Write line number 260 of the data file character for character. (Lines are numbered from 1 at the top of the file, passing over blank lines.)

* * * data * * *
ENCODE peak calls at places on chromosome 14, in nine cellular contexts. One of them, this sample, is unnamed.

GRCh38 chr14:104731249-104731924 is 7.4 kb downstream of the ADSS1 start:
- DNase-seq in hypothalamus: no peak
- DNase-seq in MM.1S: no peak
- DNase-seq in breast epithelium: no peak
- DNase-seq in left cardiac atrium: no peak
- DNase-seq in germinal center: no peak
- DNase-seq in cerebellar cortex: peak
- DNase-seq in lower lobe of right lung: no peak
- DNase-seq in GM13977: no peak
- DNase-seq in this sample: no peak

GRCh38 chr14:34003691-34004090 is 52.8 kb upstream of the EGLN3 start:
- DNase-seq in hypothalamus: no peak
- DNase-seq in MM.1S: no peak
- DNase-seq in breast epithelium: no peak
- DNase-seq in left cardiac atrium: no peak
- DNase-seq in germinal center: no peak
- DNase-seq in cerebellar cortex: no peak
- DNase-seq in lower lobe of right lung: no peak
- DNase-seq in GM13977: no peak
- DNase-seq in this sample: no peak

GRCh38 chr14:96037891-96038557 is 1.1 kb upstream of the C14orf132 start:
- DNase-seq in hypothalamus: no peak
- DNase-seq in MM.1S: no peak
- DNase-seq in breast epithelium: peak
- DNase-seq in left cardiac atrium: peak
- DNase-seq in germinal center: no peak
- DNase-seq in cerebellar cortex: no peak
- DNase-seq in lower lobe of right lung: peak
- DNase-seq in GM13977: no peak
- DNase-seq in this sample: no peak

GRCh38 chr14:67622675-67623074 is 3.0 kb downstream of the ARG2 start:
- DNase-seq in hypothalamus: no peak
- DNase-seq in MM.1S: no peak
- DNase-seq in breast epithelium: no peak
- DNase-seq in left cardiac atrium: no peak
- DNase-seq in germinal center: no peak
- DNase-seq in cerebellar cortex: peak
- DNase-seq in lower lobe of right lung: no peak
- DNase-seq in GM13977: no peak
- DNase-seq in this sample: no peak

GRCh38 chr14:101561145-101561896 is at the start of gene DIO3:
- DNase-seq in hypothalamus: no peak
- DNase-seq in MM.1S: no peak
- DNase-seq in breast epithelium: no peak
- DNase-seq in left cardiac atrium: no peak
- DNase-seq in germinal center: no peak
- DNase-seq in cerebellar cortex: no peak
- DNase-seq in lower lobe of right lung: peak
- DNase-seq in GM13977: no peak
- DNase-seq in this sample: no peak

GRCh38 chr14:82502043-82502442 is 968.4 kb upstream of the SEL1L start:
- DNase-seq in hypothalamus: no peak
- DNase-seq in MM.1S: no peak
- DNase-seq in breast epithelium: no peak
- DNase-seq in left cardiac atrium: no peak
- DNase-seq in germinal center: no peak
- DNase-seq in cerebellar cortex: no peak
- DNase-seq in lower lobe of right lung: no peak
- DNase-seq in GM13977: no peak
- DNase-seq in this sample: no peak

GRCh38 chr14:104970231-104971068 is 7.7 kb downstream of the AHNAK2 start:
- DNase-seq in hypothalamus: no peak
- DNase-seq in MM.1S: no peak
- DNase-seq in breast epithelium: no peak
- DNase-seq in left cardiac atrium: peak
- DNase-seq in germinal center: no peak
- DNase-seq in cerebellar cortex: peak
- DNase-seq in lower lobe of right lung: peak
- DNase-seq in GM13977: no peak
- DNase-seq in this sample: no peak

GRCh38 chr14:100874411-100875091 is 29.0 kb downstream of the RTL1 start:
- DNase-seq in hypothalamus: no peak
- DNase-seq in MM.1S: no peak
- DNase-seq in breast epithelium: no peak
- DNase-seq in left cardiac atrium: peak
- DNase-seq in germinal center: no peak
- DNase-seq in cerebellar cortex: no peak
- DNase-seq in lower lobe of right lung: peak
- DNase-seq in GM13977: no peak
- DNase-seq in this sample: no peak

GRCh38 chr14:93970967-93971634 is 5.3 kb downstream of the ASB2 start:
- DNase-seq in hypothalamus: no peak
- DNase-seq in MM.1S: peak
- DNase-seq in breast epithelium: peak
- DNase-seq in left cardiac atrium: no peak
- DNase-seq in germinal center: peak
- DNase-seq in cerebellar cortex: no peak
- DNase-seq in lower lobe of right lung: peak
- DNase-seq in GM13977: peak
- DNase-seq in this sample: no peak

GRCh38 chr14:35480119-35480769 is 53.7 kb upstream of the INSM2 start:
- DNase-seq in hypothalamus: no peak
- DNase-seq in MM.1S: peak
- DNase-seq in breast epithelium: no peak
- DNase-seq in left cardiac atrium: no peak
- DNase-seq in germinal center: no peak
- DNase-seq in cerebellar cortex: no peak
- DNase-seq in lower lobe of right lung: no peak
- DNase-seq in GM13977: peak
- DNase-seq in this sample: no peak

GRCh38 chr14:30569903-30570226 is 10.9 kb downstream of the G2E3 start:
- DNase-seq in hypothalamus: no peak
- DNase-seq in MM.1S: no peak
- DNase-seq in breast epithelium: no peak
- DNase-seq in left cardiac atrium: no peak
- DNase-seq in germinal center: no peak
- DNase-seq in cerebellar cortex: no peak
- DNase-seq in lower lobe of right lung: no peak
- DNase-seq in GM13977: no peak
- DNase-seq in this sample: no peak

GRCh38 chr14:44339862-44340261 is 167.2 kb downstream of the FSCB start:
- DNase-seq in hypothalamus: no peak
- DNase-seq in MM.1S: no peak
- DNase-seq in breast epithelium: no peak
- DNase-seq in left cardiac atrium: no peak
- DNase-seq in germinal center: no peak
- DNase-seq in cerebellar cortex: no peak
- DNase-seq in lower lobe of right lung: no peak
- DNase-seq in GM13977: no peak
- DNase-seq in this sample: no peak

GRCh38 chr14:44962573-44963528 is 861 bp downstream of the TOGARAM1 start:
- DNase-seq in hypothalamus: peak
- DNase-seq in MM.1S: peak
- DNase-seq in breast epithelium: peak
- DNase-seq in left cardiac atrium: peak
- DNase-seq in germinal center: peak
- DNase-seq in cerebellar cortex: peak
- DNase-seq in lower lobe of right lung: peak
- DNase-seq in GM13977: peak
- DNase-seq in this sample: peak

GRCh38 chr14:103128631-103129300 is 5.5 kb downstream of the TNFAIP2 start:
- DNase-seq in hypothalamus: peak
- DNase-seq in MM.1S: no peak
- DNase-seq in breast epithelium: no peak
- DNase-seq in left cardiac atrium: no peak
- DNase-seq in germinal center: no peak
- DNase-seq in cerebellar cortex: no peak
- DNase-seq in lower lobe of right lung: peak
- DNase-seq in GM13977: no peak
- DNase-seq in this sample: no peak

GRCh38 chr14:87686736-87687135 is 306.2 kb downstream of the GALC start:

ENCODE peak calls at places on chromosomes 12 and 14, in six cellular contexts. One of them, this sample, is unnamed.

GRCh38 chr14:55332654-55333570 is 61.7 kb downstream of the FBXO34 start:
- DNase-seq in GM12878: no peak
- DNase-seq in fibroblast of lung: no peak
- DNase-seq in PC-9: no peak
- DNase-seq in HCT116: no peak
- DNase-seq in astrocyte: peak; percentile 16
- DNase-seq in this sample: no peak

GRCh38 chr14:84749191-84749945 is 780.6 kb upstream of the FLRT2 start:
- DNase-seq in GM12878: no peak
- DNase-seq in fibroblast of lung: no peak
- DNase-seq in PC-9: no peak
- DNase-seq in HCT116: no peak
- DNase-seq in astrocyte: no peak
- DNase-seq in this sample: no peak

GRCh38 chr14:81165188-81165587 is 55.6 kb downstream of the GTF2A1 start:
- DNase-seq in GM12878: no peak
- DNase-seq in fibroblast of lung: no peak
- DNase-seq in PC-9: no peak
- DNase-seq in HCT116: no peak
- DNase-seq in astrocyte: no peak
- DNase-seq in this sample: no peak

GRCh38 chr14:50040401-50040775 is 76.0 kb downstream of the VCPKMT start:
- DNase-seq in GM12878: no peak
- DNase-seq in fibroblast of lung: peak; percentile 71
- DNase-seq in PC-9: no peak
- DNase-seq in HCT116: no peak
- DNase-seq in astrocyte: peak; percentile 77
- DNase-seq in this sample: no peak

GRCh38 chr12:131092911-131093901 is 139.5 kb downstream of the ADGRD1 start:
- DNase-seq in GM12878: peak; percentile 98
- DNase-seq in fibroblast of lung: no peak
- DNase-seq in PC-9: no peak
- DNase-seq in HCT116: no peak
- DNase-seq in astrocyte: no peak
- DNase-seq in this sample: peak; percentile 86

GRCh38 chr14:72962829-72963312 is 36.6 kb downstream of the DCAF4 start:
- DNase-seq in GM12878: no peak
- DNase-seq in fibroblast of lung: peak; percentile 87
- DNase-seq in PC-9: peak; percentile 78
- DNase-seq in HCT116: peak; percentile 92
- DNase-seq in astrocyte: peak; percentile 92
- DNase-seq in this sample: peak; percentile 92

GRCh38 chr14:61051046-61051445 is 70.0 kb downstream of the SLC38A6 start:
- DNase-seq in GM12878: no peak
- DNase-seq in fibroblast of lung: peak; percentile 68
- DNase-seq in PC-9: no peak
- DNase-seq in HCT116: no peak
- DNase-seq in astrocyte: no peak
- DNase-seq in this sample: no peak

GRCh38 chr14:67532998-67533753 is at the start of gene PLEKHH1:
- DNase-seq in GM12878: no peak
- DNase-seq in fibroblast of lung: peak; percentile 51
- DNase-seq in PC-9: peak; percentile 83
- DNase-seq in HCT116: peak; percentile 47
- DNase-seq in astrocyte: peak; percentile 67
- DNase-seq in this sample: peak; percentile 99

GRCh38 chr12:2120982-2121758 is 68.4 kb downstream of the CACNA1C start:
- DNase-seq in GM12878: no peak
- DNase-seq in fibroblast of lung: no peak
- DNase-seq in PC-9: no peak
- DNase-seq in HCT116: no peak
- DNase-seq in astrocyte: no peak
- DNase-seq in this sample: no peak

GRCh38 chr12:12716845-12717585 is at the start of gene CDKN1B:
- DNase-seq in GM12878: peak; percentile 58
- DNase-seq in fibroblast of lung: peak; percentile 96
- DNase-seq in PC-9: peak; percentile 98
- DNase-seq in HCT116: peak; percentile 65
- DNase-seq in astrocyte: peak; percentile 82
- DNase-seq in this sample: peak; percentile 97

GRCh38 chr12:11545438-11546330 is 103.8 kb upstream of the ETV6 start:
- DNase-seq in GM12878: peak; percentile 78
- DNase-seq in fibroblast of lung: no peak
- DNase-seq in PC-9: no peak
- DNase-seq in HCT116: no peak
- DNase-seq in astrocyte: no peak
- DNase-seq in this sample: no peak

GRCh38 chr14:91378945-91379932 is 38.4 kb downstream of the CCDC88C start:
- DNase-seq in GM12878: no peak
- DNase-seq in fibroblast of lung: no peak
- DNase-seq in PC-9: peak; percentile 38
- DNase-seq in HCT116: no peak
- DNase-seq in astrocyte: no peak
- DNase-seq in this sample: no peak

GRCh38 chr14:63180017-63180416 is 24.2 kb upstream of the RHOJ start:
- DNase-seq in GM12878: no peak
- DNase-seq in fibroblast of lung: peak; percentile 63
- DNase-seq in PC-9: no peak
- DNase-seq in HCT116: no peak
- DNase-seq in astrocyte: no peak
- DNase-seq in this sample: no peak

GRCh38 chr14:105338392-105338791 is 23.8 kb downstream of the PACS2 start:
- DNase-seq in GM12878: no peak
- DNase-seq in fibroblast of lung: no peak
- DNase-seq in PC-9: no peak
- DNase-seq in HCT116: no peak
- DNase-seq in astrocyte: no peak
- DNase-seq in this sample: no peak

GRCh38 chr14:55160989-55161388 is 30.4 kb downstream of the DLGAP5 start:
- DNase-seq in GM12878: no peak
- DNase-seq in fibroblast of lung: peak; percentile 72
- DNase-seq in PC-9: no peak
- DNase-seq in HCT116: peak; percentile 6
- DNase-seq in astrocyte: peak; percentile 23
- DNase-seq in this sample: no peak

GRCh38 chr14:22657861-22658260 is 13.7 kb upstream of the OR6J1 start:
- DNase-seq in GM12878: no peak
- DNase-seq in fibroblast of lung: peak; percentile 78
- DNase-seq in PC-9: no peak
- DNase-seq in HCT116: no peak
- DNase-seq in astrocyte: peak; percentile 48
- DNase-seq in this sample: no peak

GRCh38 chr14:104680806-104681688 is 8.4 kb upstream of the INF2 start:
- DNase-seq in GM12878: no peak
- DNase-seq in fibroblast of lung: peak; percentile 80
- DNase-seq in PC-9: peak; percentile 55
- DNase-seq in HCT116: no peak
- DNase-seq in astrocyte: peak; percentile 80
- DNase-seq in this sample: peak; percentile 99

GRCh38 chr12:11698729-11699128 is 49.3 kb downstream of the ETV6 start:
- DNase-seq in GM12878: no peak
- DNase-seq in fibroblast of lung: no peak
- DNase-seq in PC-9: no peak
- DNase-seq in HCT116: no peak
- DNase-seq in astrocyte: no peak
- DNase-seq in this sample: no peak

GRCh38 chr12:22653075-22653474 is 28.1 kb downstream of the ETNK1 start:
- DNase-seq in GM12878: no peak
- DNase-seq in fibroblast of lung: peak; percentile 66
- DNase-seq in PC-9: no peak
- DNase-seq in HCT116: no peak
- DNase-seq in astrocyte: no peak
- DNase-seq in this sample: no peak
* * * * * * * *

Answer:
- DNase-seq in HCT116: no peak